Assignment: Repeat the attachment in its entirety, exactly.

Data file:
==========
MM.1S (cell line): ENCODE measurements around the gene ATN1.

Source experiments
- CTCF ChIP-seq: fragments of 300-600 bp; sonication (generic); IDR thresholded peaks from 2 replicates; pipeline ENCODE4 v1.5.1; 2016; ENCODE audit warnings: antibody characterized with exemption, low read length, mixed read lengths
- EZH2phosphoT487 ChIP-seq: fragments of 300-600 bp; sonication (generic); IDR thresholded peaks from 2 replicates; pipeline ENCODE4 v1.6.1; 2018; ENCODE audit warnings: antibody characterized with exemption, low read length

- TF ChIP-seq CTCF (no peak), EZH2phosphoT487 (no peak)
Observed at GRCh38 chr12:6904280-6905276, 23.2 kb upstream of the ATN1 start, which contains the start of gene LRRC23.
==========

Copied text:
MM.1S (cell line): ENCODE measurements around the gene ATN1.

Source experiments
- CTCF ChIP-seq: fragments of 300-600 bp; sonication (generic); IDR thresholded peaks from 2 replicates; pipeline ENCODE4 v1.5.1; 2016; ENCODE audit warnings: antibody characterized with exemption, low read length, mixed read lengths
- EZH2phosphoT487 ChIP-seq: fragments of 300-600 bp; sonication (generic); IDR thresholded peaks from 2 replicates; pipeline ENCODE4 v1.6.1; 2018; ENCODE audit warnings: antibody characterized with exemption, low read length

- TF ChIP-seq CTCF (no peak), EZH2phosphoT487 (no peak)
Observed at GRCh38 chr12:6904280-6905276, 23.2 kb upstream of the ATN1 start, which contains the start of gene LRRC23.